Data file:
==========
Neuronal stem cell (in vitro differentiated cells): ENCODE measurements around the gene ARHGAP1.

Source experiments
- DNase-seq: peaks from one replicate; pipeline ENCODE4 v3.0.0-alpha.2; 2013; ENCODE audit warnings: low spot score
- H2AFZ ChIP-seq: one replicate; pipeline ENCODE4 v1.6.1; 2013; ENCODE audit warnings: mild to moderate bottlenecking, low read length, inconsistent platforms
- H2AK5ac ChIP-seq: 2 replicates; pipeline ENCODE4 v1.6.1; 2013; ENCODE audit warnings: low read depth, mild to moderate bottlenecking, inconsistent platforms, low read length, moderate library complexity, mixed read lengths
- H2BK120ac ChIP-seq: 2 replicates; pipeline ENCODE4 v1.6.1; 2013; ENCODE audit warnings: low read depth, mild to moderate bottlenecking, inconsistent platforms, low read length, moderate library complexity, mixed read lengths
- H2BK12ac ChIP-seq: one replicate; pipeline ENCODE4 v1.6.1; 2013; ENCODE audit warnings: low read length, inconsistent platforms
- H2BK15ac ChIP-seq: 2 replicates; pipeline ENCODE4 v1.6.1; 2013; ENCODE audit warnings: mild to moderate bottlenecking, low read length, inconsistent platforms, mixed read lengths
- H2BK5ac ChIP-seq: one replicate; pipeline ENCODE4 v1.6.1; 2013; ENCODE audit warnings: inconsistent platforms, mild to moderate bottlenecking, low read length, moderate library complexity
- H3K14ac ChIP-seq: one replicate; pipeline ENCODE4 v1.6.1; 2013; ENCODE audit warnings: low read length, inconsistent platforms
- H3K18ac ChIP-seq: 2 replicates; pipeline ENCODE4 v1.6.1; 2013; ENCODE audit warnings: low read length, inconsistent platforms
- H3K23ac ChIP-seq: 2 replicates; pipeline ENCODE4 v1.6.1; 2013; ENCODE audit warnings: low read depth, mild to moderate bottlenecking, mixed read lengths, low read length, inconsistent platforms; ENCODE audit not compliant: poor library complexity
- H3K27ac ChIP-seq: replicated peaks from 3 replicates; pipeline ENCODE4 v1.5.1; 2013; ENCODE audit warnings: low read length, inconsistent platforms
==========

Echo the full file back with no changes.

Neuronal stem cell (in vitro differentiated cells): ENCODE measurements around the gene ARHGAP1.

Source experiments
- DNase-seq: peaks from one replicate; pipeline ENCODE4 v3.0.0-alpha.2; 2013; ENCODE audit warnings: low spot score
- H2AFZ ChIP-seq: one replicate; pipeline ENCODE4 v1.6.1; 2013; ENCODE audit warnings: mild to moderate bottlenecking, low read length, inconsistent platforms
- H2AK5ac ChIP-seq: 2 replicates; pipeline ENCODE4 v1.6.1; 2013; ENCODE audit warnings: low read depth, mild to moderate bottlenecking, inconsistent platforms, low read length, moderate library complexity, mixed read lengths
- H2BK120ac ChIP-seq: 2 replicates; pipeline ENCODE4 v1.6.1; 2013; ENCODE audit warnings: low read depth, mild to moderate bottlenecking, inconsistent platforms, low read length, moderate library complexity, mixed read lengths
- H2BK12ac ChIP-seq: one replicate; pipeline ENCODE4 v1.6.1; 2013; ENCODE audit warnings: low read length, inconsistent platforms
- H2BK15ac ChIP-seq: 2 replicates; pipeline ENCODE4 v1.6.1; 2013; ENCODE audit warnings: mild to moderate bottlenecking, low read length, inconsistent platforms, mixed read lengths
- H2BK5ac ChIP-seq: one replicate; pipeline ENCODE4 v1.6.1; 2013; ENCODE audit warnings: inconsistent platforms, mild to moderate bottlenecking, low read length, moderate library complexity
- H3K14ac ChIP-seq: one replicate; pipeline ENCODE4 v1.6.1; 2013; ENCODE audit warnings: low read length, inconsistent platforms
- H3K18ac ChIP-seq: 2 replicates; pipeline ENCODE4 v1.6.1; 2013; ENCODE audit warnings: low read length, inconsistent platforms
- H3K23ac ChIP-seq: 2 replicates; pipeline ENCODE4 v1.6.1; 2013; ENCODE audit warnings: low read depth, mild to moderate bottlenecking, mixed read lengths, low read length, inconsistent platforms; ENCODE audit not compliant: poor library complexity
- H3K27ac ChIP-seq: replicated peaks from 3 replicates; pipeline ENCODE4 v1.5.1; 2013; ENCODE audit warnings: low read length, inconsistent platforms